Ottawa PC Users' Group, Inc.
tax man cometh... and here comes the Taxman
by Alan German
time of year. Once again, you have to dig out all those
slips and receipts, spread out a raft of paper forms over
the kitchen table, sharpen your pencil, and dig into the
preparation of your tax return. Well, of course, nobody
actually uses pencil and paper any more do they?
everyone uses the computer. But, it still irks to
have to pay out good money for a commercial tax package
just so you can send even more of your hard earned cash
to the Canada Revenue Agency (CRA).
Of course, you could create your own tax forms in a
spreadsheet program. But, it turns out that you can never
use the same spreadsheet twice. CRA, in their wisdom,
change the tax structure every year, not only modifying
things like the levels of taxable income (which can be
efficiently dealt with using specific cells for data
input in the spreadsheet, and appropriate although
mind-blowingly complex formulae), but also changing the
way in which some tax items are calculated. Now, if you
only do one or two tax returns, typically yours and that
of your spouse, it can take much longer to re-program the
spreadsheet to handle the new structure of a tax item
than to calculate the amount payable manually. And, you
can guarantee, that there won't be just one such change
in any given year!
So, rolling out your own tax
program isn't a particularly appealing option. But,
neither is shelling out more and more dollars each year
for a commercial program that offers less and less in the
way of functionality. There's a reason for those 29
versions of your favourite tax software package
it's to separate you from more of your cash just so that
you can complete the number of returns that you require!
So, is there
any help available in the form of freeware? Well, yes,
there is. You need Taxman a Canadian specific tax
program developed by G. Thompson of Victoria, BC.
program's author states I make a humble living
using my own software (since 1995) to knock out T1
General tax returns for Canadian residents. Using my own
customers as guinea pigs, I've tested and bulletproofed
and souped up this baby to the point where now she's just
wasted on the likes of me. For some strange reason I like
writing software, and so I've now got 28,000 lines of
code buried in over 80 forms, and every time-saving trick
I can think of. Maybe you can use a tool like this?
Now, one limitation is that Taxman doesn't support net
filing, so you have to print out and mail in the
completed forms. But, if you don't use Netfile, the
program offers a simple yet powerful mechanism to
complete your tax return. There is no limit to the number
of returns that you can produce and you can easily link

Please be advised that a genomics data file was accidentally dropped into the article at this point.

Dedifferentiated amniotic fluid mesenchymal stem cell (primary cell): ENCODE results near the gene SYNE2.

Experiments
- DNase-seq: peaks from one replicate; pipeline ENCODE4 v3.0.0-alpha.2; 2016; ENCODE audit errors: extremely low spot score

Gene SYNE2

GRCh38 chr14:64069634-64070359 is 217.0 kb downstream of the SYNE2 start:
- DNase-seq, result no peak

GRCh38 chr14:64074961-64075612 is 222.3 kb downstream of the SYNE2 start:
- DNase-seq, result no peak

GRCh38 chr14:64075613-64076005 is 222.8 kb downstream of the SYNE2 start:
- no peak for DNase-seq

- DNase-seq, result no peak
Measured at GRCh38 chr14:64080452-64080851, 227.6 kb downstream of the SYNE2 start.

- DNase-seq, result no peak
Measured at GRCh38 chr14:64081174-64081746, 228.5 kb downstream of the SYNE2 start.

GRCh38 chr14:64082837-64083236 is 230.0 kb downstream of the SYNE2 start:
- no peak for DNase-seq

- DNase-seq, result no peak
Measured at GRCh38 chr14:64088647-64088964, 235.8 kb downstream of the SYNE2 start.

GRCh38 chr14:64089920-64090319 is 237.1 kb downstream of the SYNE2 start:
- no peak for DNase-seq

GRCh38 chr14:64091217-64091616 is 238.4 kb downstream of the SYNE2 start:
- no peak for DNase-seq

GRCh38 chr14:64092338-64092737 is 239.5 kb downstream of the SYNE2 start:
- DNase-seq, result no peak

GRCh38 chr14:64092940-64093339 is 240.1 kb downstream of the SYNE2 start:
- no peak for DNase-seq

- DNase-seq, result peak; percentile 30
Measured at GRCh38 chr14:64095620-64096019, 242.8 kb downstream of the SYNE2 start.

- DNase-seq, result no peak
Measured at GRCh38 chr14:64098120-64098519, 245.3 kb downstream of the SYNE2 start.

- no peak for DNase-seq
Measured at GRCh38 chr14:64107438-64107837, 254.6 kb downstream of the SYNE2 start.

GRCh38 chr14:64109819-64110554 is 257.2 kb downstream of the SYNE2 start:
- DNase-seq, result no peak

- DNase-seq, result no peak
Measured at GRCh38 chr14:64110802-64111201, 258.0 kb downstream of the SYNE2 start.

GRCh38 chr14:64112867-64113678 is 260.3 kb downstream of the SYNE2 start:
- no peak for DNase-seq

your return to that of your spouse to facilitate various
forms of revenue sharing. And, best of all, it really is
completely free. The author has a tongue-in-cheek
indication that he will (if forced) accept donations but
promises ...to spend the money only on Scotch and
At the time of writing (January, 2009), only a
preliminary version of the program is available for
downloading from the web, and this in the form of an
update to an existing version. So, if you are a first
time user, you will need to download the full package
from a previous year and then add on the update for the
2008 tax year. I would recommend that you first install
Taxman2007 Version 1.6 (if you run Vista, you will need
this version anyway) and then add in the latest update
for 2008 (currently Taxman2008 Upgrade Version 1.2).
Once you have the program
installed, and run the application for the first time,
it's necessary to establish an entry for a tax payer
using the menu item Records New Person/Record. The
data entry form requires the information that goes on
page 1 of the T1 General form, i.e. name, address, social
insurance number, etc.
Now, you can
use the Open T1 General tab to provide access to a set of
electronic forms, with pages 1 through 4 of the T1
General form, plus the associated schedules and
supplementary forms. The nice feature is that, while
these look just like the paper forms, you enter data into
the appropriate fields and the program takes care of all
the maths! There are also automatic controls on the data
that can be entered, and error checking, in order to
avoid erroneous entries. Another fail-safe feature is
that Taxman won't let you hit the big red X to exit from
the program. You must use the Quit Taxman menu item to
ensure that any changes you have made to the system are
saved before exiting.
Eventually, when you have
completed all of the data entry, the bottom line on page
4 of your T1 General form will tell you the good news
about your tax refund or the bad news about the
amount payable (boo, hiss!)
that's left to do is to print out the forms, put them in
an envelope, add a stamp, mail in your completed tax
return and wait for the postman to deliver your
refund to spend on scotch and cigars!
G. Thompson, Victoria, BC
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Ottawa Personal Computer Users' Group (OPCUG), Inc.
3 Thatcher Street, Ottawa, ON K2G 1S6
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